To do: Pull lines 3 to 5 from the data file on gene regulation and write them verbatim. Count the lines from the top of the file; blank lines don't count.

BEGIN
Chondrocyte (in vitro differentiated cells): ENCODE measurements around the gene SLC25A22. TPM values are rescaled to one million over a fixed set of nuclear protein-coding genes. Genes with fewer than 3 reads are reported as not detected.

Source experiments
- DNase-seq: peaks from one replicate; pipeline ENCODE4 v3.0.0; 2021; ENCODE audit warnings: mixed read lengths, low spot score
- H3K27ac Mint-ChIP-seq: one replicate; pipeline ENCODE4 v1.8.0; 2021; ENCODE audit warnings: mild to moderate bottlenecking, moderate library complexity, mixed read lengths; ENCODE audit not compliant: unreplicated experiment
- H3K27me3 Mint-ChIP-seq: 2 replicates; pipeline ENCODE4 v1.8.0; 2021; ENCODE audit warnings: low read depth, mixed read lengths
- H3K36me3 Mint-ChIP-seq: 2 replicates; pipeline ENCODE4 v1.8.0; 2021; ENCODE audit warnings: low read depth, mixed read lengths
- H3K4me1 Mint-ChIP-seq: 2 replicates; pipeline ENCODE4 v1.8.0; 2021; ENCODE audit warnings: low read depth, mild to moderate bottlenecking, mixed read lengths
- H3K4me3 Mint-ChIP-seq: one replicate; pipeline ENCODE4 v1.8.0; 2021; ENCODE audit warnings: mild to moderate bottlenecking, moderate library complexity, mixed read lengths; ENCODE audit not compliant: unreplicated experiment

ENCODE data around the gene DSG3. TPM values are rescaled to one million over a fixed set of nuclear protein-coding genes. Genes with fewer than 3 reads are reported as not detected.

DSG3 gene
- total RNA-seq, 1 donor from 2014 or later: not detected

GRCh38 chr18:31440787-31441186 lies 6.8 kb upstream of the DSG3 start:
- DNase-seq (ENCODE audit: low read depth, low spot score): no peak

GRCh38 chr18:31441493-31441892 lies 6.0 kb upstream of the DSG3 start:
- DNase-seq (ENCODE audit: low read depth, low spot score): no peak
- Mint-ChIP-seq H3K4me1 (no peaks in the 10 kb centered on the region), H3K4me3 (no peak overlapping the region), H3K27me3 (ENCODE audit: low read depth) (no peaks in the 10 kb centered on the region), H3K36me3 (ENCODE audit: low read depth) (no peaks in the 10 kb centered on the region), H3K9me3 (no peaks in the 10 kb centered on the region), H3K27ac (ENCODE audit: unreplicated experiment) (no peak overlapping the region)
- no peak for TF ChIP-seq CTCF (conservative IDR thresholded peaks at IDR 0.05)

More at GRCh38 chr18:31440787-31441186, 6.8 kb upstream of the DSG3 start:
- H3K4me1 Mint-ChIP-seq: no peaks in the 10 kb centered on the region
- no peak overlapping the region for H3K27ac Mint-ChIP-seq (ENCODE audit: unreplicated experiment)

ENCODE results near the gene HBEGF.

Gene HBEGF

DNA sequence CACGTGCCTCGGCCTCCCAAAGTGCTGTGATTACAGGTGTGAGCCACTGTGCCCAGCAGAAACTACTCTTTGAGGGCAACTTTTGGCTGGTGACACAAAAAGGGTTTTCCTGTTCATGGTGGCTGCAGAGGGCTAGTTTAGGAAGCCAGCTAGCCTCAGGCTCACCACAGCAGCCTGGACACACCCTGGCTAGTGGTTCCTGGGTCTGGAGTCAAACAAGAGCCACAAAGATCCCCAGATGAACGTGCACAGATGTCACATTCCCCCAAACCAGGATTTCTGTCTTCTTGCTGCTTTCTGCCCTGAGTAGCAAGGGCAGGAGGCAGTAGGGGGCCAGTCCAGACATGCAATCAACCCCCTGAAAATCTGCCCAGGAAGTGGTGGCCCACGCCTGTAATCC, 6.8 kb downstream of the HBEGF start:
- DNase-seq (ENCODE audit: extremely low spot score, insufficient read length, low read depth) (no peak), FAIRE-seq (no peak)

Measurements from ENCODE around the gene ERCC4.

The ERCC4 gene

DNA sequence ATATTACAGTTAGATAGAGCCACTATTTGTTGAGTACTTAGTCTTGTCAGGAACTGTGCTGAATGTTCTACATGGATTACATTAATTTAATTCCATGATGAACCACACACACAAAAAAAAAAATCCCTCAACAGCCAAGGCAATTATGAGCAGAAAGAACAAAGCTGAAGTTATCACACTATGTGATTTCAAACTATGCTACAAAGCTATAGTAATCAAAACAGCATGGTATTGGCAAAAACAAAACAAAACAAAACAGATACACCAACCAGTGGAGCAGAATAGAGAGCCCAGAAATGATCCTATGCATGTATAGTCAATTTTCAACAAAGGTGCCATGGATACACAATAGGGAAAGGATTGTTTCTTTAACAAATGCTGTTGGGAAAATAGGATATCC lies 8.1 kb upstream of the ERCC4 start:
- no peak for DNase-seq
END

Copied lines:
- DNase-seq: peaks from one replicate; pipeline ENCODE4 v3.0.0; 2021; ENCODE audit warnings: mixed read lengths, low spot score
- H3K27ac Mint-ChIP-seq: one replicate; pipeline ENCODE4 v1.8.0; 2021; ENCODE audit warnings: mild to moderate bottlenecking, moderate library complexity, mixed read lengths; ENCODE audit not compliant: unreplicated experiment
- H3K27me3 Mint-ChIP-seq: 2 replicates; pipeline ENCODE4 v1.8.0; 2021; ENCODE audit warnings: low read depth, mixed read lengths